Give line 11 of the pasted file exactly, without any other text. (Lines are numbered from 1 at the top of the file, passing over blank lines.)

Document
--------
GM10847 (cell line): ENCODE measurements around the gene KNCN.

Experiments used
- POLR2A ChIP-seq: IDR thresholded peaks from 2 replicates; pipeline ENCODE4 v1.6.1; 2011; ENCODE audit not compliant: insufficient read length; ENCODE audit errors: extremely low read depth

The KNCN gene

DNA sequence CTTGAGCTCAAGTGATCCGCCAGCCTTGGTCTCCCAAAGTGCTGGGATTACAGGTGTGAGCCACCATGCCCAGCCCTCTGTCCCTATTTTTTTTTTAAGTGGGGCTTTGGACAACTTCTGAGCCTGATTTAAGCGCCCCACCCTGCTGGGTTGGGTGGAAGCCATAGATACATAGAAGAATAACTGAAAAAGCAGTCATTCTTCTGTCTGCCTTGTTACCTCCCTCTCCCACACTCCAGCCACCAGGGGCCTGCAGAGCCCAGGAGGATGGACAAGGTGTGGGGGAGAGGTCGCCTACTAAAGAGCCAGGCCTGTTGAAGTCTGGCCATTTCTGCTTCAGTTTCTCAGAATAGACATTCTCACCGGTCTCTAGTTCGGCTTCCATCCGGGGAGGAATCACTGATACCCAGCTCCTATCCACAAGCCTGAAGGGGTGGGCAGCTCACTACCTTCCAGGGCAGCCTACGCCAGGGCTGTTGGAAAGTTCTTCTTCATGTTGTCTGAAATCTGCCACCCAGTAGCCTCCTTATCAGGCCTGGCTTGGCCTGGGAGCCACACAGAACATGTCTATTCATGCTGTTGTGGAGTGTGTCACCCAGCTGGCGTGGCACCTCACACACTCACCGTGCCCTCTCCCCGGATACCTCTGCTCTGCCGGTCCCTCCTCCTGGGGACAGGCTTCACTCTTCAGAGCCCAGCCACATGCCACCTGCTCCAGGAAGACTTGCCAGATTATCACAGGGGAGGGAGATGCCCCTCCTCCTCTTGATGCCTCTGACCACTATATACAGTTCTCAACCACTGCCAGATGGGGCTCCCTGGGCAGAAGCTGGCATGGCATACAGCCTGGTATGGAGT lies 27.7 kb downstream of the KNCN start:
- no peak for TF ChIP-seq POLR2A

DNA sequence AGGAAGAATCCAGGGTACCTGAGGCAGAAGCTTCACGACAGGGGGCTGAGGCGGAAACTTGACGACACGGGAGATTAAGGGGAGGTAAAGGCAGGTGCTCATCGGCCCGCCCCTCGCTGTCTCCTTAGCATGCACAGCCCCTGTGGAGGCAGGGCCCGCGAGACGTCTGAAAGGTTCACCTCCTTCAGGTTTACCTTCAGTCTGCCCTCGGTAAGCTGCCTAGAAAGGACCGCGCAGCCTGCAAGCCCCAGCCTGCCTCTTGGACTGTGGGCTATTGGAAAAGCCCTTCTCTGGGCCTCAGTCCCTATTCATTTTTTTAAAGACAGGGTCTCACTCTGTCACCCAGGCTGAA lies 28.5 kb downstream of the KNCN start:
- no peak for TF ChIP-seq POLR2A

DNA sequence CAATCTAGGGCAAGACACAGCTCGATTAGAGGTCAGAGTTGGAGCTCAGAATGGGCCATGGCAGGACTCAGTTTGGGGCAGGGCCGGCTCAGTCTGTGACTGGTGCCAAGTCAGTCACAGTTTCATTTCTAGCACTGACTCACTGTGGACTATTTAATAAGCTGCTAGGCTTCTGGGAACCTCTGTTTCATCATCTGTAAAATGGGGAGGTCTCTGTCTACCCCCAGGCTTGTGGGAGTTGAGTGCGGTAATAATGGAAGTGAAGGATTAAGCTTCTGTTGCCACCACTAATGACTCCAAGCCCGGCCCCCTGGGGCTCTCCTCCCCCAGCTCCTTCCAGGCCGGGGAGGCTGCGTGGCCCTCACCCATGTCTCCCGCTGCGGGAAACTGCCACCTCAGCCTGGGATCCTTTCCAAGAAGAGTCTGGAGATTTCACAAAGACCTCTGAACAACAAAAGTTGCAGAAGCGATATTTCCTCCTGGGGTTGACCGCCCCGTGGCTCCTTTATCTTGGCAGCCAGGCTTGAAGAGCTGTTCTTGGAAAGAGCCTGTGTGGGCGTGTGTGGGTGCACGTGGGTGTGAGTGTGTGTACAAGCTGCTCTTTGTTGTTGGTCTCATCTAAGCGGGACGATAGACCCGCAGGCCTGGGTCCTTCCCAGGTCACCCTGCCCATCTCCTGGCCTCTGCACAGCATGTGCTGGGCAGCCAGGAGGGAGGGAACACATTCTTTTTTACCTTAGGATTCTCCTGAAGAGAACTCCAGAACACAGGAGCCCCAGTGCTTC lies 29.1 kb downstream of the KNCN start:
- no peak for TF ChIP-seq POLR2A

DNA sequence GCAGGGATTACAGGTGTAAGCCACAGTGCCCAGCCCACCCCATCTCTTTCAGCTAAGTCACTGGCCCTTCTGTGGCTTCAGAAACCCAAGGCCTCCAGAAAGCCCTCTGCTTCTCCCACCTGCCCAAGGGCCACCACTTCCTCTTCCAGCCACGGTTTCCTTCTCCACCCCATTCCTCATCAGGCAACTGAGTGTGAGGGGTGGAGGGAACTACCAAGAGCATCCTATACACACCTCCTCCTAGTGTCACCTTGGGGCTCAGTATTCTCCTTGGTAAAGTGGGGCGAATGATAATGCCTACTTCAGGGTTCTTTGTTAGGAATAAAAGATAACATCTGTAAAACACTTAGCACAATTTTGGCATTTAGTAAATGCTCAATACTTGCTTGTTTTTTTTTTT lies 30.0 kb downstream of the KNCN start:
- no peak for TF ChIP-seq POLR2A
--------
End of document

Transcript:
DNA sequence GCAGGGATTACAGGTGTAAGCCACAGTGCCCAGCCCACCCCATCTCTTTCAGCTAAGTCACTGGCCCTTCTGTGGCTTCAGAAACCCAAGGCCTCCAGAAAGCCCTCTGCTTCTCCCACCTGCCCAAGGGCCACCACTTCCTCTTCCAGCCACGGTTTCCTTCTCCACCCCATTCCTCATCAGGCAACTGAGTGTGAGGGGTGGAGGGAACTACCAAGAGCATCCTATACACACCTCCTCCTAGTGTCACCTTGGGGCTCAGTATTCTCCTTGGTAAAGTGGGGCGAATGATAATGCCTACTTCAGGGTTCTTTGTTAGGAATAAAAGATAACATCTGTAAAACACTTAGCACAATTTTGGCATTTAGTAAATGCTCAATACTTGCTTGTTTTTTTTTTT lies 30.0 kb downstream of the KNCN start: